The poem that stops Chris Smith's clock

Chris Smith, Britain's first openly gay Cabinet minister, reaffirmed his determination to remain up front about his sexuality yesterday when he revealed his favourite screen moments at the Edinburgh International Television Festival.

If he were to be cast adrift on a desert island with only one thing to watch, the Secretary of State for Culture, Media and Sport would choose the scene in Four Weddings and a Funeral where the actor John Hannah publicly mourns his male lover with an emotional recital of W H Auden's "Stop All The Clocks".

"This is the bit that always moves me when I see it," Mr Smith told an audience of television executives gathered in the General Assembly Hall of the Church of Scotland, an institution which has never celebrated sexuality of any sort, least of all homosexuality.

The minister also voiced regrets about allowing a newspaper recently to probe him about his personal life. He described the interview in the Sunday Times as his "most uncomfortable experience" with the press since taking office in May.

Simon Sebag-Montefiore had "come along and asked me the most personal of questions, which I think he wouldn't have dreamed of asking any other member of the Cabinet." (Mr Smith was asked to name which of his Cabinet colleagues he most fancied.)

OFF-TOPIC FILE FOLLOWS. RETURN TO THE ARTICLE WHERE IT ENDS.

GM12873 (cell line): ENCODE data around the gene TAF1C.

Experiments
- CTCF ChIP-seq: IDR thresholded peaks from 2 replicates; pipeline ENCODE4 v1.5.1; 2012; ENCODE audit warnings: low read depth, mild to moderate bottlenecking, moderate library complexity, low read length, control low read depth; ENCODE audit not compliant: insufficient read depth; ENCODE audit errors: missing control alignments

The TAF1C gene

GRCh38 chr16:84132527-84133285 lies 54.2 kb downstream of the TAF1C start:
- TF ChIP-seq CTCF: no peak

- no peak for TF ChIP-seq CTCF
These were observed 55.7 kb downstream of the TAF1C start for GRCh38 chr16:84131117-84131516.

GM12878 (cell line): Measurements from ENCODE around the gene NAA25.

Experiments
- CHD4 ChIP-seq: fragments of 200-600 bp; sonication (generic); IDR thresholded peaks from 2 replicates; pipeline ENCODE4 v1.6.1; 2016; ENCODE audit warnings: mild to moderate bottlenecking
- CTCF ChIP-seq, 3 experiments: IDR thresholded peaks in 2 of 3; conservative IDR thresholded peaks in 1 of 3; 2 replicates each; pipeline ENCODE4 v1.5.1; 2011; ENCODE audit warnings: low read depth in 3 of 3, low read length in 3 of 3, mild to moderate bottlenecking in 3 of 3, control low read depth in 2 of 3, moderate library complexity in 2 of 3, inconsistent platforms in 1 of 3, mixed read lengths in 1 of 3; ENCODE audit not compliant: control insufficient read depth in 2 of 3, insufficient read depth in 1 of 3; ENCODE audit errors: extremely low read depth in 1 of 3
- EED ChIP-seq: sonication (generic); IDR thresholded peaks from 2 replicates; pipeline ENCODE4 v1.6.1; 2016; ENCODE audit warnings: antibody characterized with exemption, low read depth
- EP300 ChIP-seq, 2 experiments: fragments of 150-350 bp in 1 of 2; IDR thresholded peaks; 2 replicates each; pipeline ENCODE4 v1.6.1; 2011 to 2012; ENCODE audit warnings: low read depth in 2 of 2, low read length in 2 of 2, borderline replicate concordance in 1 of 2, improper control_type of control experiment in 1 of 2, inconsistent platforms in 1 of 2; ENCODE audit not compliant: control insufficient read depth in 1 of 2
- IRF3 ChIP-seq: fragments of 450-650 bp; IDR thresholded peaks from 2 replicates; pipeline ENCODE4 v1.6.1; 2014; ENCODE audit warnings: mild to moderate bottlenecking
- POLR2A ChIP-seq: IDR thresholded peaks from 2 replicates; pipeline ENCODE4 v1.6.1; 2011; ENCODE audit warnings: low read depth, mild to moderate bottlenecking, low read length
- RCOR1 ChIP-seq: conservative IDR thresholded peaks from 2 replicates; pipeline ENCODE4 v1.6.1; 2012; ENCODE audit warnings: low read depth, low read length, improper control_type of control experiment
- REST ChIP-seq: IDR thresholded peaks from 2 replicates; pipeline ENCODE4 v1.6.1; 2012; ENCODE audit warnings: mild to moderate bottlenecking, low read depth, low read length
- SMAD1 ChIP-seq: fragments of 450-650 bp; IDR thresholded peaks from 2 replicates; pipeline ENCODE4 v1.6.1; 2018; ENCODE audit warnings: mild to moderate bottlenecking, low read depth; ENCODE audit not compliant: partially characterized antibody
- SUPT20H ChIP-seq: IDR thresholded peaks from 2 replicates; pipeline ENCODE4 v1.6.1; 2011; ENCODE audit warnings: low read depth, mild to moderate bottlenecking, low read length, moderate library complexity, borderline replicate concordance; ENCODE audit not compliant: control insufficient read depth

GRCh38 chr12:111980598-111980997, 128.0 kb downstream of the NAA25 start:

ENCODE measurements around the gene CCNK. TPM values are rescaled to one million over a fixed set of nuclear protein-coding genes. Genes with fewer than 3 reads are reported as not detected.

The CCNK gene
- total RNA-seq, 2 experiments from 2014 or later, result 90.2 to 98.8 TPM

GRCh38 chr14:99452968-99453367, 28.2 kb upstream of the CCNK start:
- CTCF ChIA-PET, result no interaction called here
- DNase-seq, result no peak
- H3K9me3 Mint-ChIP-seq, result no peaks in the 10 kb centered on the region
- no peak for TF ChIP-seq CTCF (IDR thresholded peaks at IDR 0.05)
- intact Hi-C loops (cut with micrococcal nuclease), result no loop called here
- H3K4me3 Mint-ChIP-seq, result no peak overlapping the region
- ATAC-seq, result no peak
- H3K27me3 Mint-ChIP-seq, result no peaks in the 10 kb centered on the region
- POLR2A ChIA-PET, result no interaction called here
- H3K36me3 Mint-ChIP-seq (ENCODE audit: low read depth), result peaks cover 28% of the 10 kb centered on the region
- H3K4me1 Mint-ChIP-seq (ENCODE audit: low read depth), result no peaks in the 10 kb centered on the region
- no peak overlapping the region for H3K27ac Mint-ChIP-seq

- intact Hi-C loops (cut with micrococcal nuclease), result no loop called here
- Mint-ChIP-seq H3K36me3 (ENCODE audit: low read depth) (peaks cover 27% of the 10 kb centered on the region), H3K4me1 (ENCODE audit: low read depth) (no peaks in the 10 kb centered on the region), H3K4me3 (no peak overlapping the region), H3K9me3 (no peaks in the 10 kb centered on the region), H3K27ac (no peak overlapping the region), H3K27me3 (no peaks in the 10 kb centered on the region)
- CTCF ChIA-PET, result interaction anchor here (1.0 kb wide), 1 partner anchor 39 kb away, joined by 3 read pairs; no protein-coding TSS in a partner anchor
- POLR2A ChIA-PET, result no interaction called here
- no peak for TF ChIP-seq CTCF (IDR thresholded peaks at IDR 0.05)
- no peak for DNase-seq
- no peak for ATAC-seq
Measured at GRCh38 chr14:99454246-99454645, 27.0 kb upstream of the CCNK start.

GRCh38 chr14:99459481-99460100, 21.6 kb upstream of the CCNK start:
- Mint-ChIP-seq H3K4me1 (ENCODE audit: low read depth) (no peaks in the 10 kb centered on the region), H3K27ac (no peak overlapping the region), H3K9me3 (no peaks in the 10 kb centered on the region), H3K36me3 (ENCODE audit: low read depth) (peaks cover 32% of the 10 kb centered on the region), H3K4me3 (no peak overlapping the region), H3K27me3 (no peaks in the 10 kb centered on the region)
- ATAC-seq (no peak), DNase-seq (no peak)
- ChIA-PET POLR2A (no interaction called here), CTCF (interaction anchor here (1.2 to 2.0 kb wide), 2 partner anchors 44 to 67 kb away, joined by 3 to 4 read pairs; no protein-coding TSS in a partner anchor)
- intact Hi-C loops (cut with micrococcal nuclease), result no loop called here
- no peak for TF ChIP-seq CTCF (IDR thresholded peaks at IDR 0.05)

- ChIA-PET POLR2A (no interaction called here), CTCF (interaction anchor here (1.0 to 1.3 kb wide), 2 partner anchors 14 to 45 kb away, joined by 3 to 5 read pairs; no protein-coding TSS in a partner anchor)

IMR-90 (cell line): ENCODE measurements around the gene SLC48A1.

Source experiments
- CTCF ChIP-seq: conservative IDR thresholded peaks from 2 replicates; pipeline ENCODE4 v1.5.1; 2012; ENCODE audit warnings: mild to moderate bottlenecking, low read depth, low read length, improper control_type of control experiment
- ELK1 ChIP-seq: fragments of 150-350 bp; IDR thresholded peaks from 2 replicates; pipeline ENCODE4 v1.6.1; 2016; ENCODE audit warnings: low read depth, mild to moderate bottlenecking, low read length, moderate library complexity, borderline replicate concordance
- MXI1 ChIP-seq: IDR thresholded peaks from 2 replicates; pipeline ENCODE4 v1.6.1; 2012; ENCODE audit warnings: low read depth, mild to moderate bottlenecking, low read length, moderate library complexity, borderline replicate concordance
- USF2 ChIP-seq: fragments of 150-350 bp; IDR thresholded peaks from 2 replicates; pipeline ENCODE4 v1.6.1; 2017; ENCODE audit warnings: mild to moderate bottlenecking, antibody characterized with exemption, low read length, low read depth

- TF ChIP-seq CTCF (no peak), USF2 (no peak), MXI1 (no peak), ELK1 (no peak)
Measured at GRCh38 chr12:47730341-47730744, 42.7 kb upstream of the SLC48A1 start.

Reflecting on the experience yesterday, he said he had contemplated stopping the interview, adding: "I think in hindsight I should have."

He swiftly stressed that he has nothing against robust political interviews when he picked Jeremy Paxman's relentless inquisition of former Home Secretary Michael Howard as one of his all-time television favourites. But he said the most powerful interview he had seen in recent years was Melvyn Bragg with Dennis Potter shortly before the controversial television playwright died from cancer.

Mr Smith also paid tribute to ITN's coverage of John Smith's death. A keen hill climber - he used to bag Munros with the late Labour leader - Mr Smith lauded a BBC documentary series about mountaineering, entitled The Edge.

He reiterated his commitment to keep the "crown jewels" of British sport on conventional free-to-air television by selecting a clip from the England v Germany penalty shoot-out in Euro 96.

The man in charge of reviving the British film industry also revealed that he is engaged in talks with the Motion Picture Association of America aimed at ensuring that British cinema-goers get the chance to view more British films.

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